Movies About Orphans


Films about orphans can be inspiring and emotionally satisfying entertainment, often culminating in a happy conclusion. At times, they may even keep you on the edge of your seat!

Everyone remembers where they were when Isabelle Fuhrman took off her makeup to reveal that she wasn’t really a demon child in Jaume Collet-Serra, David Leslie Johnson, and Alex Mace’s Orphan (2009).

Annie (1993)

Original production on Broadway began in 1977 and became a huge hit, breaking numerous records along the way. Based on Harold Gray’s 1924 comic strip Little Orphan Annie, it won seven Tony Awards out of twelve nominations – winning seven and being nominated for twelve more, including Best Picture! Over time, it has remained both influential and beloved work, inspiring numerous works of art – the 1999 TV film adaptation featuring Victor Garber as Miss Hannigan alongside newcomer Alicia Morton as Annie; Sony Classical then released its soundtrack on November 2, 1999 – release date being November 2, 1999!

This film is an inspiring and uplifting tale, perfect for families. Although its story centers on young Annie, its appeal extends equally to boys as Pauline Kael noted it features “a plucky little heroine who can hold her own in a tough world.” Annie is an energetic child unafraid of taking risks to achieve her goals while being aware of correct from wrong – all qualities necessary in an underdog story such as this.

One of the main themes explored by this movie is the disparity between rich and poor. Characters like Rooster and Lily, who kidnap Annie to collect her cash award, represent greed and meanness within human society, while Annie herself holds onto optimism while waiting. While this may appear unrealistic, optimism may exist as a survival mechanism in similar situations.

NETworks Tours organized a 30th anniversary touring production of the musical in 2005, featuring a revised book and music by Charles Strouse, Martin Charnin, and Thomas Meehan, directed by Peter Gennaro who had headed its initial national touring company back in 1981, featuring most of its original cast members but with Kristi Coombs taking her place as orphan Molly from Sarah Hyland as she turned eighteen during 2006.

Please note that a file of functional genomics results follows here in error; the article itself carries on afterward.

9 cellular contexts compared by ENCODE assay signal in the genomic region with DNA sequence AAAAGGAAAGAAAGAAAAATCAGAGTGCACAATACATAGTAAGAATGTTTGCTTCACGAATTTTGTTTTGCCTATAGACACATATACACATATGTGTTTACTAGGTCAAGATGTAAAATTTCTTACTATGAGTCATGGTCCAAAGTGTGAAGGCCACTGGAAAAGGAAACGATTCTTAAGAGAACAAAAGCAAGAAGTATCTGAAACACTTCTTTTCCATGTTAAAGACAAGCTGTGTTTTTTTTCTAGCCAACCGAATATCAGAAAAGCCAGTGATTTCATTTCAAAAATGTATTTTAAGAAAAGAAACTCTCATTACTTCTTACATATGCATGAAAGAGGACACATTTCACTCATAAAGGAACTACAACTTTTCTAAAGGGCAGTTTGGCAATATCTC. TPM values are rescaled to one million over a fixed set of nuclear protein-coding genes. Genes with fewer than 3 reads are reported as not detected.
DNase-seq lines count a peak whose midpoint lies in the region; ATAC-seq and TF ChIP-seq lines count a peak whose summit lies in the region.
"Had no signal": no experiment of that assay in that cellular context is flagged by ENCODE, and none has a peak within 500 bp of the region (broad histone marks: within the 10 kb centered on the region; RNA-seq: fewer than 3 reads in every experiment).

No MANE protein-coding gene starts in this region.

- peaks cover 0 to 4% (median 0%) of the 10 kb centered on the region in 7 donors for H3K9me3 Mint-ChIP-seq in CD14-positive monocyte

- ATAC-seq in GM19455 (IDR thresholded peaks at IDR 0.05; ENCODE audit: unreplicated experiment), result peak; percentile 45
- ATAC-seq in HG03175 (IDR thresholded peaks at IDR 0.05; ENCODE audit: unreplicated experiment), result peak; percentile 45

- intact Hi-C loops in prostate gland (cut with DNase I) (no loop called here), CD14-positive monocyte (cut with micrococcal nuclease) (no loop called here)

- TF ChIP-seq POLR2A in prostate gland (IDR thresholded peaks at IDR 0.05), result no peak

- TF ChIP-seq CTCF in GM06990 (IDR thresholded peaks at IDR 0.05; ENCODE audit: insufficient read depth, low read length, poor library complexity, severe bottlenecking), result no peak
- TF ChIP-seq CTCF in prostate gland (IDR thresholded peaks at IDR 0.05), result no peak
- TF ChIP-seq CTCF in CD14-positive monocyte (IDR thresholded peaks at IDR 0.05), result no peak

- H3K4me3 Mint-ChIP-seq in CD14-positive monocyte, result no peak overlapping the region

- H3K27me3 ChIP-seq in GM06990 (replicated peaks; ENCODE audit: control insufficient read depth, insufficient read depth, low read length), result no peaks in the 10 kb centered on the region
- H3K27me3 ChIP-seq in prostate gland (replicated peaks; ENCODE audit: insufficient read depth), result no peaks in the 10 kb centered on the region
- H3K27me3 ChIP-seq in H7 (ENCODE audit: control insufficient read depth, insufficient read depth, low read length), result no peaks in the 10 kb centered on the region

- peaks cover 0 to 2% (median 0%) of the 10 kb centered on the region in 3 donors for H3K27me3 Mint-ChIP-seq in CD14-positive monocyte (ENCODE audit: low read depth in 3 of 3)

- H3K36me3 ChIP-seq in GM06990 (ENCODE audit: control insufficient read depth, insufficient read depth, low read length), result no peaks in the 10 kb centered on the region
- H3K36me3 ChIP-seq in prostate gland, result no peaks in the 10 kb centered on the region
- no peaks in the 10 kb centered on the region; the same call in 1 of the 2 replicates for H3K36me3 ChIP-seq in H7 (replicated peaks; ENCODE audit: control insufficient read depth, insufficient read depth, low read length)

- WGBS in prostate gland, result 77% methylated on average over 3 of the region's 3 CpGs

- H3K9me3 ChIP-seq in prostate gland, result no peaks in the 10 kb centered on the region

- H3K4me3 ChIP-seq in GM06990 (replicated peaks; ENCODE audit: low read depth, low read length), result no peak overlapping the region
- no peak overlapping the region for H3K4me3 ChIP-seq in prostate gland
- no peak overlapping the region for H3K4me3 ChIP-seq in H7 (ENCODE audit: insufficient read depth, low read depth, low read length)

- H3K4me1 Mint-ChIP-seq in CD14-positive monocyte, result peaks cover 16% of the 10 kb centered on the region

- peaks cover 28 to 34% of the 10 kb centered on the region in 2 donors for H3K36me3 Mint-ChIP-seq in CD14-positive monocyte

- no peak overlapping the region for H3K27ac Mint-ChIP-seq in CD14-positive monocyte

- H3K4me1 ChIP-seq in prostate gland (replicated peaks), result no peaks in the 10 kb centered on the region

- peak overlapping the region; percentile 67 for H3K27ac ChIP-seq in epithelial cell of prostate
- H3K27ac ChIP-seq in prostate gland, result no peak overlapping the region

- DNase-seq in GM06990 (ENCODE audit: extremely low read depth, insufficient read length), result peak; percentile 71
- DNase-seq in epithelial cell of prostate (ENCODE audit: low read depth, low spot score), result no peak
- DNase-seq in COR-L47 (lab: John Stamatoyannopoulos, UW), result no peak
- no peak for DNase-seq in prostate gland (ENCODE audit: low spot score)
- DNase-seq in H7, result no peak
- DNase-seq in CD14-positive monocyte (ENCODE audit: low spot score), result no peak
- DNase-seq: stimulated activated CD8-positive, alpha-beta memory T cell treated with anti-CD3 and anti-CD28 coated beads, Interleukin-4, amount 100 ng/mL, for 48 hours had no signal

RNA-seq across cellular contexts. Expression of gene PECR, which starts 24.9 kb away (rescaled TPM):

Evan Almighty (1998)

Evan Baxter (Steve Carell), newly elected to Congress from Buffalo television news anchor Evan Baxter’s (Steve Carell), sets his sights on changing the world while spending more time with his family. Driving a Hummer and using 300-year-old Brazilian cherry wood for his kitchen cabinets shows that he may not care much about saving the rainforests. Soon enough, strange deliveries come his way: ancient tools, piles of wood, and visits from God (Morgan Freeman), who informs him to build an ark to prepare for floods. Animals start following him wherever he goes while his image-conscious wife Joan finds him completely bonkers.

Congressman Long (John Goodman) attempts to use Evan’s influence as a member of Congress to pass an environmental-destroying bill, prompting his staffers to leave him and Evan, becoming suspicious that he may be insane. Still, Evan continues building his ark while working his job as a member of Congress, encountering mishaps such as smashing his thumb with a hammer, falling off high stacks of wood, and getting hit in the head by tree branches while working.

In this comedic retelling of the Old Testament tale, Evan’s struggles to fulfill his duties as God’s representative may annoy some for political or theological reasons, yet still provide entertainment with Carell and animals enough to mask some of its flaws. While God often answers prayers in ways that seem complicated and frustrating, when you pray for patience and courage instead, He gives strength enough for any obstacle in your path to overcome them.

Homer Wells (1995)

Homer Wells, from John Irving’s book of the same name, serves as the protagonist in this harrowing Bildungsroman set in rural Maine apple orchards. Director Lasse Hallstrom made a film adaptation of this book called Homer in 1999, starring Tobey Maguire as Homer Wells.